As the wife of Ambassador to Russia, Joseph Davies, Ms. Post entertained distinguished guests in style. As an American heiress to the Post Cereal Company which she later transformed to the General Foods, Ms. Post was a student of fine living and beautiful objects.
Everywhere one looks, you are surrounded by beautiful things. This beautiful chandelier highlights the charming breakfast room bathed in light looks out onto the main lawn of the home over looking the Washington skyline. This malachite table (of course it is real) is typical of a piece of fine Russian furniture. Malachite, mined in Russia made frequent appearances in the most elegant of Russian objects and furnishings.Pictures of Ms. Post are welcomed on top of this hand painted chest. Hmmm, do I spy a Cartier picture frame? Think so. Ms. Post had a passion for beautiful things. One of the cases in the French Porcelain room displays pieces from the numerous collections of Sèvres porcelain she loved. Turquoise was a lifelong favorite color. A couple of the plates shown are from the very expensive 1771 dessert service commissioned by Cardinal Prince Louis de Rohan for his appointment as ambassador extraordinaire to Vienna. Now we get to the Faberge, displayed in the Icon room. The Icon room is like this home’s treasury dedicated to Russian gold and silver objects, liturgical places and icons. Many of the silver pieces, tarnished when found and thought to be pewter, were purchased for just five cents per gram in weight from the Soviets who had no interest in such objects other than melting them down.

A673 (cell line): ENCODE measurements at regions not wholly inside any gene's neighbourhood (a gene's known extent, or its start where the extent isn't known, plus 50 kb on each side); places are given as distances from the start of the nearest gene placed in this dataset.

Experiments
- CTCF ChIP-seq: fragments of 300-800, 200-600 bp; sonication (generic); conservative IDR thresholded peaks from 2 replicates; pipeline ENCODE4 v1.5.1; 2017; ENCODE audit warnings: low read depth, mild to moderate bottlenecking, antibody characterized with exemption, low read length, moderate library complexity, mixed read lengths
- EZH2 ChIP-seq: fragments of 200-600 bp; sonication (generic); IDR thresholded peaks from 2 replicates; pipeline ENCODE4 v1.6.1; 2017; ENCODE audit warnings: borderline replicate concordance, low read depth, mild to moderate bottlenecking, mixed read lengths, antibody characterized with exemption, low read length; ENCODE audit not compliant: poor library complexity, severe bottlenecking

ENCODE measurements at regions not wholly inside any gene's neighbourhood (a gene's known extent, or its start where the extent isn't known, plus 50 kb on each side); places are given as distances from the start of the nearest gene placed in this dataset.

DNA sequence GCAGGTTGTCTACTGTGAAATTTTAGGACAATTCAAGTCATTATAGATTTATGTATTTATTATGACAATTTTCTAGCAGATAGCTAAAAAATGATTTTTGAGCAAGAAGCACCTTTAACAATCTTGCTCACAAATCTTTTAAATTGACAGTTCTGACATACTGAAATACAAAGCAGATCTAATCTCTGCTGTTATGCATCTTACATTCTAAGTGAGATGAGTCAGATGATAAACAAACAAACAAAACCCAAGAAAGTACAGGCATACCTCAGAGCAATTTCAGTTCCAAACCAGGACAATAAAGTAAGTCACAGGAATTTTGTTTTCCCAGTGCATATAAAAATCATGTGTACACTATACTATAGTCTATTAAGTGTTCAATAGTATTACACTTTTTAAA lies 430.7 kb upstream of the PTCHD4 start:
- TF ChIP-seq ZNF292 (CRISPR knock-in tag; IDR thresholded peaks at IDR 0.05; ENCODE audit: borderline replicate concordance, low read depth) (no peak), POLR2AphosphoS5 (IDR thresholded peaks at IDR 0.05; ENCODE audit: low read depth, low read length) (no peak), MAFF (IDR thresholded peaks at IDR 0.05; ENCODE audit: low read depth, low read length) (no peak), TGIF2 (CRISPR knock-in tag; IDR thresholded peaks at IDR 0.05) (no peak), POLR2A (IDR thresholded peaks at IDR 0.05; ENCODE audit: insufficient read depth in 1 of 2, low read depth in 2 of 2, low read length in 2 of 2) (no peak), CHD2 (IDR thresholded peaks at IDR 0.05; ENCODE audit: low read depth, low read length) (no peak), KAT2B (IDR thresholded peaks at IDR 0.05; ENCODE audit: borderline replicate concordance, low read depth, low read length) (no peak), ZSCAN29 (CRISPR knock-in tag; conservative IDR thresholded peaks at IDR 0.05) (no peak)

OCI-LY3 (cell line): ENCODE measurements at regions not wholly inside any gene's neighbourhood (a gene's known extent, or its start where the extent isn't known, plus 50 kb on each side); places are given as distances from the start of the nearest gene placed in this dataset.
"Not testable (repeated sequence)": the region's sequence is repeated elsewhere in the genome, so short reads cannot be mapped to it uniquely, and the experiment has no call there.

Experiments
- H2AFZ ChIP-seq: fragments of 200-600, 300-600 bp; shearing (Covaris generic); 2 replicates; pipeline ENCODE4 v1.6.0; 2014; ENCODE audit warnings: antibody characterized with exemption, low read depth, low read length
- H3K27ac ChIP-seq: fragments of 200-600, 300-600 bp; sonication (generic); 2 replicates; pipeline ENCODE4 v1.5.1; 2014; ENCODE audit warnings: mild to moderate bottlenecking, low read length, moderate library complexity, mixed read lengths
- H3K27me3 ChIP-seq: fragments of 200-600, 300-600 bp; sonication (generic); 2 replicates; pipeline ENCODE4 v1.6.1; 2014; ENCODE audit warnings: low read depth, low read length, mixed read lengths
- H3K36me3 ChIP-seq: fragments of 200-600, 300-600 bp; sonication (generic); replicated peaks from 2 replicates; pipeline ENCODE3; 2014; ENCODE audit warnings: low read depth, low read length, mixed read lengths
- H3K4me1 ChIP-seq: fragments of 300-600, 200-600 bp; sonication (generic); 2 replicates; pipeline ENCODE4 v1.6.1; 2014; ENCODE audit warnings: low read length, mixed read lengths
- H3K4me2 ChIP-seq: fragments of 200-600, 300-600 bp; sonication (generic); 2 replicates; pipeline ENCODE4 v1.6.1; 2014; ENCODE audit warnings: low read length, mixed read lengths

The Catherine the Great Easter Egg by Faberge given by Nicholas II to his mother, Maria Fedorovna in 1914 is surrounded by other Faberge items. The music box which dates from 1907, depicts six of the Iusupov palaces in sepia enamel.The Adam Bedroom, one of the two guest bedrooms in the home, showcases the “adam style” a version of neoclassicism popularized in England in the eighteenth century. The color scheme takes its cue from the Wedgewood blue jasperware.
This was a period in decorating where balance played a big role. What is on one side of the room perfectly matches the other. Two twin beds, two lamps, the chairs and more. Even the rug pattern matches the plasterwork on the ceiling. This where we end our pictorial tour of Hillwood where a lovely portrait of Ms. Post hangs over the mantel.
Marjorie Merriweather Post’s lifelong pursuit of fine and decorative arts showcases the heart of an ardent collector. Each individual purchase was approved by her. We are the lucky recipients of her affinity for splendor. Walking through the rooms of Hillwood one can appreciate the fine craftsmanship and detail found in fine objects from the past.
Craftsmanship which is born from a hand rather than a machine offers a beauty not found in today’s world of mass production. If you ever find yourself in Washington D.C. a visit to Hillwood will enlighten your soul and hone your eye for what is truly beautiful.